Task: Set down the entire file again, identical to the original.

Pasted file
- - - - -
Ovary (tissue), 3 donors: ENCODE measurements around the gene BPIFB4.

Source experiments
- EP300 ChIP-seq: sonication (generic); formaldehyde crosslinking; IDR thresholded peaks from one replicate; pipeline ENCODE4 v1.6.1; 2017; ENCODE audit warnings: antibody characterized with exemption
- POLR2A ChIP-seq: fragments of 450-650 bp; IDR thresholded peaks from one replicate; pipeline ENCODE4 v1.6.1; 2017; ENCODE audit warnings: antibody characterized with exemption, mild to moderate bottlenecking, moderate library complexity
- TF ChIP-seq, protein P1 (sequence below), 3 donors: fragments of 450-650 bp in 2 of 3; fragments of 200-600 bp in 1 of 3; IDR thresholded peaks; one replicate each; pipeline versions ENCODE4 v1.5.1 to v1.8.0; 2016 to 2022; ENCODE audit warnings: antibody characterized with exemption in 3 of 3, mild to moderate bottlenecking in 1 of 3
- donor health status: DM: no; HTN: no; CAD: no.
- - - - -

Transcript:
Ovary (tissue), 3 donors: ENCODE measurements around the gene BPIFB4.

Source experiments
- EP300 ChIP-seq: sonication (generic); formaldehyde crosslinking; IDR thresholded peaks from one replicate; pipeline ENCODE4 v1.6.1; 2017; ENCODE audit warnings: antibody characterized with exemption
- POLR2A ChIP-seq: fragments of 450-650 bp; IDR thresholded peaks from one replicate; pipeline ENCODE4 v1.6.1; 2017; ENCODE audit warnings: antibody characterized with exemption, mild to moderate bottlenecking, moderate library complexity
- TF ChIP-seq, protein P1 (sequence below), 3 donors: fragments of 450-650 bp in 2 of 3; fragments of 200-600 bp in 1 of 3; IDR thresholded peaks; one replicate each; pipeline versions ENCODE4 v1.5.1 to v1.8.0; 2016 to 2022; ENCODE audit warnings: antibody characterized with exemption in 3 of 3, mild to moderate bottlenecking in 1 of 3
- donor health status: DM: no; HTN: no; CAD: no.